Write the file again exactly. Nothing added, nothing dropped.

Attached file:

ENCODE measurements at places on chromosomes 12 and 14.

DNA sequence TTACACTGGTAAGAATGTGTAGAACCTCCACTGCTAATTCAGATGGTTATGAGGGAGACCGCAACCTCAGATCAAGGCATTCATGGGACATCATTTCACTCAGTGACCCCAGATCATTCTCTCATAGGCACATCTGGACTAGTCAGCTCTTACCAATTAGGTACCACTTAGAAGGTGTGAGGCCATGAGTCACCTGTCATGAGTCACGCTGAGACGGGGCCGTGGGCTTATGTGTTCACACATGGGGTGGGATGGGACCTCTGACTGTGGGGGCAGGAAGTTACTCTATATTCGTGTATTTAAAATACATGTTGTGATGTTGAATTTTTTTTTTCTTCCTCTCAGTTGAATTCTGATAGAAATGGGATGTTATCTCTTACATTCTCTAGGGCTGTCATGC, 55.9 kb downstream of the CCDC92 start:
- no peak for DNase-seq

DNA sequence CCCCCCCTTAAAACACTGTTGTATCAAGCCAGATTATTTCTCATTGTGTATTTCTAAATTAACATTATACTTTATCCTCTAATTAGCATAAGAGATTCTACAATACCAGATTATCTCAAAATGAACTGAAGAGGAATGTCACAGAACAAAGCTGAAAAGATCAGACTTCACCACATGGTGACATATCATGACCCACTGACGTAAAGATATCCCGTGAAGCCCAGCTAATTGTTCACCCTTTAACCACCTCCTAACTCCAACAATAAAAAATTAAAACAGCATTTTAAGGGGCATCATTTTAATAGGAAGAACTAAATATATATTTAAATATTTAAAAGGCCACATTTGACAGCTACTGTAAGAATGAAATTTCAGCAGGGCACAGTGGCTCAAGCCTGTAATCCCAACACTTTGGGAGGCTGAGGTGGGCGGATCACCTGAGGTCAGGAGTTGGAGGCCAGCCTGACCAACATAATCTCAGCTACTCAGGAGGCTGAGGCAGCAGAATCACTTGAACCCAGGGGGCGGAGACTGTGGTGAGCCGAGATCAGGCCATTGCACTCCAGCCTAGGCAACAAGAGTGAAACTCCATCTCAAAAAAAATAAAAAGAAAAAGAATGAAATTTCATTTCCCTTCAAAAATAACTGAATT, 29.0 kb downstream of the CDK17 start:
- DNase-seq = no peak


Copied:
ENCODE measurements at places on chromosomes 12 and 14.

DNA sequence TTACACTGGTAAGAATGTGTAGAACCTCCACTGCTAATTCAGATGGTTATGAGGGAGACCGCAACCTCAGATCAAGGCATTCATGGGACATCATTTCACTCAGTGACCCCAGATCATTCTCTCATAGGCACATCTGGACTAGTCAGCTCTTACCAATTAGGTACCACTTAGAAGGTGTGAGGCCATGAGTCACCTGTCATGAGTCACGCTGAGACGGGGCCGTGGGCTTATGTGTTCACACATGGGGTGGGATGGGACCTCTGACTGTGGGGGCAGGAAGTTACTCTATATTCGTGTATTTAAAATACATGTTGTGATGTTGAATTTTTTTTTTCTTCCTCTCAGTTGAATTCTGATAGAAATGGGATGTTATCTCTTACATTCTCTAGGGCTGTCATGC, 55.9 kb downstream of the CCDC92 start:
- no peak for DNase-seq

DNA sequence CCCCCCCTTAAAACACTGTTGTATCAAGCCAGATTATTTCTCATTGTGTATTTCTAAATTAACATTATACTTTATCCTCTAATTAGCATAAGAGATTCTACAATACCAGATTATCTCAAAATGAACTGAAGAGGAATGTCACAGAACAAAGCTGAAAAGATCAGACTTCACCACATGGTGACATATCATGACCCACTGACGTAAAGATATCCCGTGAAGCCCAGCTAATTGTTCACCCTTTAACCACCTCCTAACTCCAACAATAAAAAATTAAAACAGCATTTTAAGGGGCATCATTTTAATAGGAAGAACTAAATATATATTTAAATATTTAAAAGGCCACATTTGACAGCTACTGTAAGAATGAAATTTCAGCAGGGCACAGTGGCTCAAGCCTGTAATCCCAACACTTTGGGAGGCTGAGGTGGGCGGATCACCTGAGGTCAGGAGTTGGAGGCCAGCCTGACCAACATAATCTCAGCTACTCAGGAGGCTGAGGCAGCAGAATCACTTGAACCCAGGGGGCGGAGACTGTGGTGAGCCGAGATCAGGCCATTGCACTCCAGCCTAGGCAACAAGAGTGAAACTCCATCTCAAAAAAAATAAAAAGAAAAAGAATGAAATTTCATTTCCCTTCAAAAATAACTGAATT, 29.0 kb downstream of the CDK17 start:
- DNase-seq = no peak